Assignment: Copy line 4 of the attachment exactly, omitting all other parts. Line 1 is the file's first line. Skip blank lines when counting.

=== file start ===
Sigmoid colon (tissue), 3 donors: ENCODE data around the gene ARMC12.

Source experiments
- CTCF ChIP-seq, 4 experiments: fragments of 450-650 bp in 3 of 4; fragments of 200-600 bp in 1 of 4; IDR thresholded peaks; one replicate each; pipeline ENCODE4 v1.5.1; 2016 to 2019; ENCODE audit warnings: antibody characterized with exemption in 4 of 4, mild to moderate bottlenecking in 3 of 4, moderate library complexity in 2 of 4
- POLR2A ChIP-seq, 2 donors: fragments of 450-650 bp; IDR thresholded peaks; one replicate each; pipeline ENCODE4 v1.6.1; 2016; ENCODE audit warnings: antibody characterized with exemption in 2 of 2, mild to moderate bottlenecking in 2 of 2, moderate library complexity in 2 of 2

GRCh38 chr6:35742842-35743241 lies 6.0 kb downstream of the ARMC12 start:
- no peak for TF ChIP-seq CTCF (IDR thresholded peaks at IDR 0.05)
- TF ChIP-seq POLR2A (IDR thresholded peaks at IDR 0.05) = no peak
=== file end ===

- POLR2A ChIP-seq, 2 donors: fragments of 450-650 bp; IDR thresholded peaks; one replicate each; pipeline ENCODE4 v1.6.1; 2016; ENCODE audit warnings: antibody characterized with exemption in 2 of 2, mild to moderate bottlenecking in 2 of 2, moderate library complexity in 2 of 2